I have been feeling a wee bit overloaded these days. Overloaded in the happy-all-these-cool-opportunities are on my plate kind of way. But, also overloaded in the I-can’t-find-the-time-to-get-the-little-stuff-done kind of way. I am certain all of you know this feeling . My desk is more disheveled than I like. The winter garden (think fava beans) is not completely in. My pile of laundry needing to be folded is reaching epic proportions.
So on Sunday morning I woke up early to try to get a head start on my day. Maybe I was inspired by my European friend for whom daylight savings time started last week. He thought it was some how an inconvenience. I suffered pangs of jealousy.
Spring forward, fall back….
For me that falling backwards has been a mixed experience. In medical school and residency it was really quite the drag. At 2400 instead of being done with that calendar day of call, we had to start the hour over again. As a parent I am quite fond of gaining that extra hour of time. Now it represents a quiet house; an hour of uninterrupted catching up on the small stuff.
This Sunday I created my own falling back by getting up early and used the time to paint a really grubby bathroom. Ceiling done, wall edged, I was starting on the trim – happily painting away and listening to an NPR podcast on my iPod. I was also thinking about how great it was that to have this small piece of time and how nice fall daylight savings is. Maybe in a utopian world we could have a Parent Savings Day when all the children of the world slept for 24 hours while we parents got caught up. Then my reverie was broken by a sound outside the door and I opened it a crack. There was my lovely middle child with a huge happy-to-see me grin. I was deep into my falling back and getting it done zone and all I could think was “Seriously?” Apparently I said it also.Oops. #notgreatparentingmoments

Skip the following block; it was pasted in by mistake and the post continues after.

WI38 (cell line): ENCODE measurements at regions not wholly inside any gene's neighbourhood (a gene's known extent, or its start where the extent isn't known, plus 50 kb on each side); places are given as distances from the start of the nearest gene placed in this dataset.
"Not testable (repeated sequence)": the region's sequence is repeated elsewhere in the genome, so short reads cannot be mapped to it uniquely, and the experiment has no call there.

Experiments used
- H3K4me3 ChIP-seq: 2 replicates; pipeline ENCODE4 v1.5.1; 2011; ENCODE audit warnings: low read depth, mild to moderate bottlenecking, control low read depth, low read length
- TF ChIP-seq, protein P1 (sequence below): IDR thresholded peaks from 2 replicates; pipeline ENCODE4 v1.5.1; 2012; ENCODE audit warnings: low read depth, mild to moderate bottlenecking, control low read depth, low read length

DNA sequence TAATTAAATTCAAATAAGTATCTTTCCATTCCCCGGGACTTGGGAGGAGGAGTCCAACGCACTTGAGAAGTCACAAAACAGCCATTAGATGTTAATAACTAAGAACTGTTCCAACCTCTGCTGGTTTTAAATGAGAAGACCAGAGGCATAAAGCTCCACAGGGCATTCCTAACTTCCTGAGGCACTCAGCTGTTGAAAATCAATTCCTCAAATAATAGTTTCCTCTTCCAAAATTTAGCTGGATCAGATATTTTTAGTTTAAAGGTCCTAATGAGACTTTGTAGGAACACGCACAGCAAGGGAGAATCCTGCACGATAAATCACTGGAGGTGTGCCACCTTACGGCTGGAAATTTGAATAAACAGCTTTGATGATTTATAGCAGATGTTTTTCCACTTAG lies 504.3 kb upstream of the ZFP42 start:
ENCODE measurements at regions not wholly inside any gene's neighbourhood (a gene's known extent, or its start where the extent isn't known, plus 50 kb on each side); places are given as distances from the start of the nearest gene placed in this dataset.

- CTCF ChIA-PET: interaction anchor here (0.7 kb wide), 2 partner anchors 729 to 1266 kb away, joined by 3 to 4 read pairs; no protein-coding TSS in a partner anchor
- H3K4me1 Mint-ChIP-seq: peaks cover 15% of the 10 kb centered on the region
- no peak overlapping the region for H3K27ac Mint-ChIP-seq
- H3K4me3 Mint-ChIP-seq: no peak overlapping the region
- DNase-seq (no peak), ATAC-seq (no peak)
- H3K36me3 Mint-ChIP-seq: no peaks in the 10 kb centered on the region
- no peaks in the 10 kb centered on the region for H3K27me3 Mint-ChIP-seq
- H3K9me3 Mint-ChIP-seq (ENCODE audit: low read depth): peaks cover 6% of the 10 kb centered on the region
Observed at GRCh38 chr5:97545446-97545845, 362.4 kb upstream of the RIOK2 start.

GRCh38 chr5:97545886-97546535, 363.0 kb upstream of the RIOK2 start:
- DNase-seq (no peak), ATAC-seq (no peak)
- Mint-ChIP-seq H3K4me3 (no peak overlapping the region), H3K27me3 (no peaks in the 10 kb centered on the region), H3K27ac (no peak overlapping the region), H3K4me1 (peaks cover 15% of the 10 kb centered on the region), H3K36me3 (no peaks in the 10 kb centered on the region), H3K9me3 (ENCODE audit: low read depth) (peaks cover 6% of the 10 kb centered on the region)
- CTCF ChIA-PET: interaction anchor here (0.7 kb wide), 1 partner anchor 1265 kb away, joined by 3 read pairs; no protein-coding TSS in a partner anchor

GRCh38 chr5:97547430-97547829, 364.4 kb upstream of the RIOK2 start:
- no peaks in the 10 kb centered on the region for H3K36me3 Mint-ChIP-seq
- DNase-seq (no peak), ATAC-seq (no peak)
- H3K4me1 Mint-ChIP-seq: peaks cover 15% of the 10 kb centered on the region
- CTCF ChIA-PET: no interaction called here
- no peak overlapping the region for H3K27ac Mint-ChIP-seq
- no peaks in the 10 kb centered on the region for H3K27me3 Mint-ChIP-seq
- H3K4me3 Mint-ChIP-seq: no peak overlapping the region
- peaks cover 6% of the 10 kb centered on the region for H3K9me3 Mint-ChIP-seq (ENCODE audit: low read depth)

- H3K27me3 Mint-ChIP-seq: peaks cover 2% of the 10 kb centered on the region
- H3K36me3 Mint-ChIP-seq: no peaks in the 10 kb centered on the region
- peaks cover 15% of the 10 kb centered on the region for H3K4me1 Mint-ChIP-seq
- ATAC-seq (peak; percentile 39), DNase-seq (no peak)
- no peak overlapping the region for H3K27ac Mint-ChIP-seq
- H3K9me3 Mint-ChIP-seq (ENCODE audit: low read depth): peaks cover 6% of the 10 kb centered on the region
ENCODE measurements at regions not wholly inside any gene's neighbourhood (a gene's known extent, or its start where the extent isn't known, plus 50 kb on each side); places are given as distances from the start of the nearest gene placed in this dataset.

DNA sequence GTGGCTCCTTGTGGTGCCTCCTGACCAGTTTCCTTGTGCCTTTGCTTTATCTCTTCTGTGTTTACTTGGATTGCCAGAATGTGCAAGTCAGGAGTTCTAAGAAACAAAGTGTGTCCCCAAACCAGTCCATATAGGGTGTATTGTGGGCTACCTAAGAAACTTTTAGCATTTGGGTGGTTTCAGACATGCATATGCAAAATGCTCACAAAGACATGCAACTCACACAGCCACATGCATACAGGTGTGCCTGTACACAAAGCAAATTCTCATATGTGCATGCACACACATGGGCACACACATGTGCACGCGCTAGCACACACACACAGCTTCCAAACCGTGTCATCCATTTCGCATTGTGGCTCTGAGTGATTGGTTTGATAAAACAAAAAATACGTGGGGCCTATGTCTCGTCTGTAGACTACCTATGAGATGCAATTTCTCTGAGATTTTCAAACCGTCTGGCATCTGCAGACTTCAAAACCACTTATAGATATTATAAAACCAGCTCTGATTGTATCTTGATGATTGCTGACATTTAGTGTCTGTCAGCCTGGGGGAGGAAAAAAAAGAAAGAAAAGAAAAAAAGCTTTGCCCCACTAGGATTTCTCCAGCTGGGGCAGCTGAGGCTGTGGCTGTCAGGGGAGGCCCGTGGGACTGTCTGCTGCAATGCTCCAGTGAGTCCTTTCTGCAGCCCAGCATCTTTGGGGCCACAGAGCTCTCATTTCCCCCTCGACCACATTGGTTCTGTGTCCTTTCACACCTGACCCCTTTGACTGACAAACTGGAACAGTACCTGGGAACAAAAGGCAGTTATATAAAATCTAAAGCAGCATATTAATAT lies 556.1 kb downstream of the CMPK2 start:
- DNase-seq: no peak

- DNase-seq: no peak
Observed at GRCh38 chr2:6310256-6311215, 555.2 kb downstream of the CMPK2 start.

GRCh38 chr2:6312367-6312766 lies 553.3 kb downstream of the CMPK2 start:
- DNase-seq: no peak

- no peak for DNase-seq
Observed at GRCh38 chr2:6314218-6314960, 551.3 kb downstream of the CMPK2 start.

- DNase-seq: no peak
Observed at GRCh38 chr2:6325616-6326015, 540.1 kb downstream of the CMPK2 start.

p.s. : That podcast I was listening to was a collection of interviews called Desktop Diary reporting on
going into scientists or creative thinker’s workspaces and seeing how they work and what their desk looks like. The idea is that maybe some of the desks can tell us a little bit about the person.
It included the rather irritating desk of physicist Brian Greene who seems to think one thinks better with a clean desk. Hmmph. Now I need another early Sunday. Or, maybe I’ll emulate another physicist, Michio Kaku who said:
it’s pointless to have a nice clean desk, because it means you’re not doing anything.
Now, that’s more like it.